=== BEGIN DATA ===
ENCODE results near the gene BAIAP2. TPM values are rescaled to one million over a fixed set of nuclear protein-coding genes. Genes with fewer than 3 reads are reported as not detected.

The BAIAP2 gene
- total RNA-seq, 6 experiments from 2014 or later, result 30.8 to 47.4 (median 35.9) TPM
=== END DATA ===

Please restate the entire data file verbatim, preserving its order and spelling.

ENCODE results near the gene BAIAP2. TPM values are rescaled to one million over a fixed set of nuclear protein-coding genes. Genes with fewer than 3 reads are reported as not detected.

The BAIAP2 gene
- total RNA-seq, 6 experiments from 2014 or later, result 30.8 to 47.4 (median 35.9) TPM